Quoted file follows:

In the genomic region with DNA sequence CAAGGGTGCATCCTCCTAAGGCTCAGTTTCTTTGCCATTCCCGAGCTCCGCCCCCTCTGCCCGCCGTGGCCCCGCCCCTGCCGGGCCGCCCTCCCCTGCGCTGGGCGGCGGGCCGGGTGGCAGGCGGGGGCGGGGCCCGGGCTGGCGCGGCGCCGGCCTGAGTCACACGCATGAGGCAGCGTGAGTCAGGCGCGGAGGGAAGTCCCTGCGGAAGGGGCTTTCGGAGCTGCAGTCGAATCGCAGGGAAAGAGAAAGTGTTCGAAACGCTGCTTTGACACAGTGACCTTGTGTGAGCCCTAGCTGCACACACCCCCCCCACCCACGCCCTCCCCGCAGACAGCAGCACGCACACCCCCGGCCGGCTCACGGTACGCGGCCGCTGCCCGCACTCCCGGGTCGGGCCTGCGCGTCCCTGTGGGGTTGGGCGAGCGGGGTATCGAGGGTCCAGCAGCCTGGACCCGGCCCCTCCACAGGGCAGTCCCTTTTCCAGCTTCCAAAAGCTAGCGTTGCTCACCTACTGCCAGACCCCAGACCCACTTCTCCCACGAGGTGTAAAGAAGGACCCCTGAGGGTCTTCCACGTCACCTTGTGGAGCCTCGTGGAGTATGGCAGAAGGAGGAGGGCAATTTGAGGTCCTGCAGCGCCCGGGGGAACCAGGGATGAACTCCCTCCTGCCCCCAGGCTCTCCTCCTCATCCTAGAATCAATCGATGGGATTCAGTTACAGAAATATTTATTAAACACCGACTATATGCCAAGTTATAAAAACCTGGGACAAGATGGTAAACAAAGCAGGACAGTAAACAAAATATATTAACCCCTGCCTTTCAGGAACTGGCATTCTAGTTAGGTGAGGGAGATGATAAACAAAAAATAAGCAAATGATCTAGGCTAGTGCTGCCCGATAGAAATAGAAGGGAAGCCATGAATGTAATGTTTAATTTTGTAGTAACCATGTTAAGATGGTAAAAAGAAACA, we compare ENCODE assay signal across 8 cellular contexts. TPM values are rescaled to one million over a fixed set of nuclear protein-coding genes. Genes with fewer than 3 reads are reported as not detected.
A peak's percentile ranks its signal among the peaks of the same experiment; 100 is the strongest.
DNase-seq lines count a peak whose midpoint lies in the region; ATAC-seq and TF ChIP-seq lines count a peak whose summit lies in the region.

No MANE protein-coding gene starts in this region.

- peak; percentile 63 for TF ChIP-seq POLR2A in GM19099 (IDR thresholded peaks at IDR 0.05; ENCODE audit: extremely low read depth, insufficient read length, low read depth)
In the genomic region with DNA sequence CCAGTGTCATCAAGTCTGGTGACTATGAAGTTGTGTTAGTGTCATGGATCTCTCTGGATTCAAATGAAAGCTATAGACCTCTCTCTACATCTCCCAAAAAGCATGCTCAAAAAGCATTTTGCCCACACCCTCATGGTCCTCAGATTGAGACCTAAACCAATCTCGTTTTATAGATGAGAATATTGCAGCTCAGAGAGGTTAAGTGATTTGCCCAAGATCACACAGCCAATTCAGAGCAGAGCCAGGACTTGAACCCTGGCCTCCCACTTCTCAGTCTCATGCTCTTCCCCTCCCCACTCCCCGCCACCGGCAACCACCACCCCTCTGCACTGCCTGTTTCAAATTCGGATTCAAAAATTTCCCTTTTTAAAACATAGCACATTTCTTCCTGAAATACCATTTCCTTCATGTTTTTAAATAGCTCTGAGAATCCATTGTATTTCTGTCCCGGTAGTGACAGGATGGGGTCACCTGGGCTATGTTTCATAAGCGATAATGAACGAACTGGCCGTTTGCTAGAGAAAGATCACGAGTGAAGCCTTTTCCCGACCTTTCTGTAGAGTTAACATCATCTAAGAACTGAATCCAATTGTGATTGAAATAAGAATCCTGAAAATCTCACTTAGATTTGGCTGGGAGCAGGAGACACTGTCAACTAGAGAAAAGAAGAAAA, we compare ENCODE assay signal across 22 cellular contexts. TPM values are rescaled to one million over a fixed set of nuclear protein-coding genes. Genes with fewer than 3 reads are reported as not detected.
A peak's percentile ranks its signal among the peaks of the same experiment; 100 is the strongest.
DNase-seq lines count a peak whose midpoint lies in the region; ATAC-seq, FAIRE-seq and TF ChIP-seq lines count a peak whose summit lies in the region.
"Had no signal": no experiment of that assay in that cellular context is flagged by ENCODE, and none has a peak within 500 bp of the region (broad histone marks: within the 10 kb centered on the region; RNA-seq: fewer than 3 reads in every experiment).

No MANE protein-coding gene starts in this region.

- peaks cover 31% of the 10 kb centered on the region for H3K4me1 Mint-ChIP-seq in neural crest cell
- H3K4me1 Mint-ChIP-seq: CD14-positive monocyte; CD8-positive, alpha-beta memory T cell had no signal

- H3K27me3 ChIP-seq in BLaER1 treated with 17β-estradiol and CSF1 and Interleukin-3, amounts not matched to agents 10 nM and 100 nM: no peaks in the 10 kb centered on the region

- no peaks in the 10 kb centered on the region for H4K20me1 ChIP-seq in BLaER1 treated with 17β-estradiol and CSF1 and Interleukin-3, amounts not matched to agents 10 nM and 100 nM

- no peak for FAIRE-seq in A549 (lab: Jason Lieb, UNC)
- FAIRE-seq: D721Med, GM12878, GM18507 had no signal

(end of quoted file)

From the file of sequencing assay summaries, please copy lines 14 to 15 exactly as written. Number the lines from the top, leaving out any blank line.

- no peaks in the 10 kb centered on the region for H4K20me1 ChIP-seq in BLaER1 treated with 17β-estradiol and CSF1 and Interleukin-3, amounts not matched to agents 10 nM and 100 nM

- no peak for FAIRE-seq in A549 (lab: Jason Lieb, UNC)